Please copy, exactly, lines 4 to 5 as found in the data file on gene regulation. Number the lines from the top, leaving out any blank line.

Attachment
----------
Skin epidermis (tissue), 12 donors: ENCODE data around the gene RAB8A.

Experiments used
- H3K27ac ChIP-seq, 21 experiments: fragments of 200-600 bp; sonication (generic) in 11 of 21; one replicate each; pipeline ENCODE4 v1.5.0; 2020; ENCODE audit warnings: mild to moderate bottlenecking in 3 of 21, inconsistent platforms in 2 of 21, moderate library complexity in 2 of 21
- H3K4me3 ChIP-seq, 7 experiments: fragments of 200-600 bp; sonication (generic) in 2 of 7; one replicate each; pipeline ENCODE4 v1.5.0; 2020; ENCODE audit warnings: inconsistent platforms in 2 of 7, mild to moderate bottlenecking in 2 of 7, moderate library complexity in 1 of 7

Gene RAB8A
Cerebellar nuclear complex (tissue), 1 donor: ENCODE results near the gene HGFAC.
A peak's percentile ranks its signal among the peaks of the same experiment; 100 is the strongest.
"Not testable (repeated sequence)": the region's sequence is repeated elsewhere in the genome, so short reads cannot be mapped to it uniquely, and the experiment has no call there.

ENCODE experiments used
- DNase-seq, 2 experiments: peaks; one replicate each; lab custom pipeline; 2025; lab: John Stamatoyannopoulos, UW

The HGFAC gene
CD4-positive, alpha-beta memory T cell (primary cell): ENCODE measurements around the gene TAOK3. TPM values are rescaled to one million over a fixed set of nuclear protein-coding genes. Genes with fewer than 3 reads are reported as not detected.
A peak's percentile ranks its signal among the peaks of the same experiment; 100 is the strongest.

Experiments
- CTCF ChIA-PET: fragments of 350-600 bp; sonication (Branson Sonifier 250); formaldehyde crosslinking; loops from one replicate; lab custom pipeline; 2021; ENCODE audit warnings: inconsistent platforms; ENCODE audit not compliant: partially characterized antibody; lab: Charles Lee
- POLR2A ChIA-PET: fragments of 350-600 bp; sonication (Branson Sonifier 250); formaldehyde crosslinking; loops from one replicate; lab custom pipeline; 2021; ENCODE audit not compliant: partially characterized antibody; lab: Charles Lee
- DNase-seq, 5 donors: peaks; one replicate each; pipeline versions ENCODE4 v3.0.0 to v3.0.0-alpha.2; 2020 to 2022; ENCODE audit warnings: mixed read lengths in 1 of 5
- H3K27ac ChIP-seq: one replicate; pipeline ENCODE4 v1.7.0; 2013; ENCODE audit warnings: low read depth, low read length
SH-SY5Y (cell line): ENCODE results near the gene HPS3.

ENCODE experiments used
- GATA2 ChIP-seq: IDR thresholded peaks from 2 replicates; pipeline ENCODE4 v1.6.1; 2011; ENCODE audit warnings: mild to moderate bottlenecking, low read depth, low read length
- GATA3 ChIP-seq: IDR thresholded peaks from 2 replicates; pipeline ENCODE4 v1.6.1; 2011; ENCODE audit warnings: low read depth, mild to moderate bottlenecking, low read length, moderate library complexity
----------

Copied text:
- H3K4me3 ChIP-seq, 7 experiments: fragments of 200-600 bp; sonication (generic) in 2 of 7; one replicate each; pipeline ENCODE4 v1.5.0; 2020; ENCODE audit warnings: inconsistent platforms in 2 of 7, mild to moderate bottlenecking in 2 of 7, moderate library complexity in 1 of 7

Gene RAB8A